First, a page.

“I really expected to see takeout used more often,” said Margaret Beck, a researcher at UCLA’s Center on Everyday Lives of Families (CELF) and author of the study, which appears in the current issue of the peer-reviewed British Food Journal. “People actually spend quite a fair amount of time cooking, but they’re incorporating a lot of so-called convenience foods. Some people are just grabbing food kits off store shelves and adding water.”
The trusty hamburger augmentation product from Betty Crocker figured prominently in the meals of these working families, as did packaged convenience foods from big-box discount store Costco and Southern California-based specialty grocery chain Trader Joe’s.
In connection with a larger study, CELF researchers videotaped four days in the home lives of 32 working families in Los Angeles, including their dinner routines, between early 2002 and 2005. Beck, an archaeologist who has studied cooking routines among traditional cultures today for clues to deciphering culinary remains found in Native American crockery and other artifacts, poured over the footage. She noted whether families ate fast food, went to a restaurant, ate at someone else’s house or cooked at home. When families ate at home, she tabulated how many dishes were takeout, how many were convenience foods and how many were made from scratch. She also tracked the number of dishes in each meal, the overall preparation time and the hands-on preparation time — time spent cutting, chopping, stirring, adding water, etc.
Of the 64 weeknight dinners Beck observed, 70 percent were completely home-cooked, meaning they were prepared at home, although not necessarily from scratch. Despite recent alarm bells about the rise of fast food and takeout — particularly the 2005 best-seller “Fast Food Nation” and the 2004 documentary “Super Size Me” — less than 15 percent of families ate dinners consisting solely of takeout or fast foods; only 5 percent combined takeout food with food prepared at home.
With almost all of the home-cooked meals, families served some sort of packaged convenience food. Frozen entrées (such as stir-fry mixes, potstickers, chicken dishes and barbecued ribs) were the most popular products, followed by vegetables (canned or frozen), specialty breads (ready-to-eat, parbaked or from mix), canned soup and commercial pasta sauce. Beck did not consider dried pasta and tortillas to be convenience foods, but she did count bagged salads and hot dogs.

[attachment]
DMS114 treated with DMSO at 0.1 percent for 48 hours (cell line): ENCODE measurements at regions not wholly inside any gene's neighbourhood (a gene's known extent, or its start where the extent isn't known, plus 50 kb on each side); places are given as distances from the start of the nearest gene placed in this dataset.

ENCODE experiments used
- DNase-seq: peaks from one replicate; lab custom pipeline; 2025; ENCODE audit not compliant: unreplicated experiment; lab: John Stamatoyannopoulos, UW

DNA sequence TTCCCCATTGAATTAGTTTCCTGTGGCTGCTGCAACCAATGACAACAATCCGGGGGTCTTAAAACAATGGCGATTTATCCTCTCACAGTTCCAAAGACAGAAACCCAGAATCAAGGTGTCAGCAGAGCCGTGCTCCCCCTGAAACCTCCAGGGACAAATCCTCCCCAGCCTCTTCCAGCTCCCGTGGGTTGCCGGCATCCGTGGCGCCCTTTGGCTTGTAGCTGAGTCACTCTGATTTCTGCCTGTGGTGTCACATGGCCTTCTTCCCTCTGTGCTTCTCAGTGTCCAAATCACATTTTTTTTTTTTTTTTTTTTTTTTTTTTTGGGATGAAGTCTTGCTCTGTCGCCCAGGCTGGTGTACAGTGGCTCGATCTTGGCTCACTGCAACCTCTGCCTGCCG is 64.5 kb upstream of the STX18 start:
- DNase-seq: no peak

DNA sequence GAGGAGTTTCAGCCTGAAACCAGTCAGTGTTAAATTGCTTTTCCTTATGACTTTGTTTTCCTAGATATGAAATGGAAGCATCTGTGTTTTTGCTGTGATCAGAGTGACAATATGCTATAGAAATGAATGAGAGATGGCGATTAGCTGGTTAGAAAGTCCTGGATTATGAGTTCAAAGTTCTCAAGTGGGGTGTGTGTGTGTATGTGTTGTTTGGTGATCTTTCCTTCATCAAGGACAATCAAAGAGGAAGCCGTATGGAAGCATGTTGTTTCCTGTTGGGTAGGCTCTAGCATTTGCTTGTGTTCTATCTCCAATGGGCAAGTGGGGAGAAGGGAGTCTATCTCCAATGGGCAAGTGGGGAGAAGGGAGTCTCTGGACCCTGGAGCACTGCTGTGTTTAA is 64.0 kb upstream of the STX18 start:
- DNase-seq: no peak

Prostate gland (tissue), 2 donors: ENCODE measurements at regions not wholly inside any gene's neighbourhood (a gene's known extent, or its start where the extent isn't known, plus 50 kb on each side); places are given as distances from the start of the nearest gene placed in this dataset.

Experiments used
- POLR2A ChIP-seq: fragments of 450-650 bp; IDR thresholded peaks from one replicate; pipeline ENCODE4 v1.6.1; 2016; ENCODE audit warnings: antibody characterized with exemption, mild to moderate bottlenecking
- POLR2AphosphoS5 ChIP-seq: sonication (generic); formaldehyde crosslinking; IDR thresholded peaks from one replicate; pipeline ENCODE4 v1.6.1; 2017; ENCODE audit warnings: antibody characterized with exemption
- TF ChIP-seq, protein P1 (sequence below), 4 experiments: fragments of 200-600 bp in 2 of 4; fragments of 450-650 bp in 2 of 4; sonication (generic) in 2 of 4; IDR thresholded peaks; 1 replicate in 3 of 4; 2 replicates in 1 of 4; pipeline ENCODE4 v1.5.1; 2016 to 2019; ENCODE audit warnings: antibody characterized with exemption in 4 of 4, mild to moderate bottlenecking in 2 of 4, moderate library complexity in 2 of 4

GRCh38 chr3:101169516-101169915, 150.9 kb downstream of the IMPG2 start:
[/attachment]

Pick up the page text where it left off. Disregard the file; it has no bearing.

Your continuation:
Surprisingly, dinner didn’t get on the table any faster in homes that favored convenience foods. Meals took an average of 52 minutes in total time to prepare. The difference in the total amount of time expended was not statistically significant between meals involving extensive use of convenience foods (with such foods making up 50 percent or more of a meal) and more limited use of such items (between 20 and 50 percent).
In fact, families saved only when it came to the amount of hands-on time spent preparing dishes — and the savings were relatively modest. Families with an extensive reliance on convenience foods saved an average of 10 to 12 minutes over families with more limited reliance on such products. Home-cooked meals required an average of 34 minutes of hands-on time.
“People don’t spend any less time overall on dinner when they use so-called convenience foods,” Beck said. “Families seem to spend a certain amount of time cooking regardless. When commercial items are involved, they just ramp up how elaborate it gets.”
Additional research is required to pinpoint the exact reason no time overall was saved with time-saving foods, but Beck thinks the pampered palettes of today’s kids may play a role.
“Some people don’t fight the fight of getting the kids to eat what’s being served for dinner,” she said. “The kids frequently got entirely separate entrees or separate items from the adults, so that adds to the overall complexity of the meal.”
But the demands of serving as short-order cook only partially explained heavy reliance on commercially prepared foods. Other contributors seemed to include taste buds increasingly shaped by the food industry and dwindling reliance on grocery lists, Beck said.
“When you don’t make a list, you don’t know what ingredients may be called for,” Beck said. “So you grab food kits off the shelf. Then you know you have everything you need.”
Not surprisingly, mothers tended to wear the apron. Of observed dinners, 80 percent were made by mothers, and this was the case even when fathers were already home from work and theoretically available to pitch in.
“If you’re a mom, expect to make all the dinners,” said UCLA anthropologist Elinor Ochs, director of CELF. “A lot of the traditional gender roles are persisting.”
To the distress of CELF researchers, children didn’t help much either. “It makes me sad when I think of people not having this experience,” Ochs said. “You lose family and regional traditions.”
Interestingly, families worked from cookbooks on only three occasions, and they never referred to food articles in newspapers or magazine while cooking.
“There was one woman relaxing and reading a food magazine, but this information didn’t make it into the weekday dinner that night,” Beck said. “Cooking from scratch is seen as a hobby. It has become this other realm of entertainment.”
Meg Sullivan | EurekAlert!
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